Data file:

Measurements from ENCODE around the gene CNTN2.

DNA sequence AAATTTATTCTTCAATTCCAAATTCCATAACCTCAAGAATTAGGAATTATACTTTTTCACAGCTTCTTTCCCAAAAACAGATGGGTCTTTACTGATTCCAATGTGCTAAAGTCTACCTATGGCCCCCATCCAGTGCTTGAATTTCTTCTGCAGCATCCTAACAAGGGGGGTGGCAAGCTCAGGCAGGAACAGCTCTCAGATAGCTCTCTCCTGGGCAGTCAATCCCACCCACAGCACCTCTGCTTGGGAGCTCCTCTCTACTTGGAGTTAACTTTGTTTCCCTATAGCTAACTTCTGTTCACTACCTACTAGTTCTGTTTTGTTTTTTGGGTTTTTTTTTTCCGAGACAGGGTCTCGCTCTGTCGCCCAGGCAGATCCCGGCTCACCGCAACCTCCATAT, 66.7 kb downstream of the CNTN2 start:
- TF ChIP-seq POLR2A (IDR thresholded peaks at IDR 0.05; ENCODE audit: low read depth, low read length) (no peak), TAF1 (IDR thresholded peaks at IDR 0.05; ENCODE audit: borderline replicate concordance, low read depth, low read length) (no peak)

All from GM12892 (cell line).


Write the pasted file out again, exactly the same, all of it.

Measurements from ENCODE around the gene CNTN2.

DNA sequence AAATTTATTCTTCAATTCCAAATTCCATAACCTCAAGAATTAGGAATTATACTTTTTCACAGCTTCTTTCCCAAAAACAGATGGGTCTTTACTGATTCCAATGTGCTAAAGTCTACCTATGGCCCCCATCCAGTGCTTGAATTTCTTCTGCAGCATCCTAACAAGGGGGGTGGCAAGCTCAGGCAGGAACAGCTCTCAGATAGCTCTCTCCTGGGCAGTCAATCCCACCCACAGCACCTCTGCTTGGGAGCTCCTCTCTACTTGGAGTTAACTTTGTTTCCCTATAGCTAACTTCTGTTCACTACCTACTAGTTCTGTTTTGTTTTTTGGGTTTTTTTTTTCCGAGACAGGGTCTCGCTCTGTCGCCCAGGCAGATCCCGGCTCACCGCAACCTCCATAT, 66.7 kb downstream of the CNTN2 start:
- TF ChIP-seq POLR2A (IDR thresholded peaks at IDR 0.05; ENCODE audit: low read depth, low read length) (no peak), TAF1 (IDR thresholded peaks at IDR 0.05; ENCODE audit: borderline replicate concordance, low read depth, low read length) (no peak)

All from GM12892 (cell line).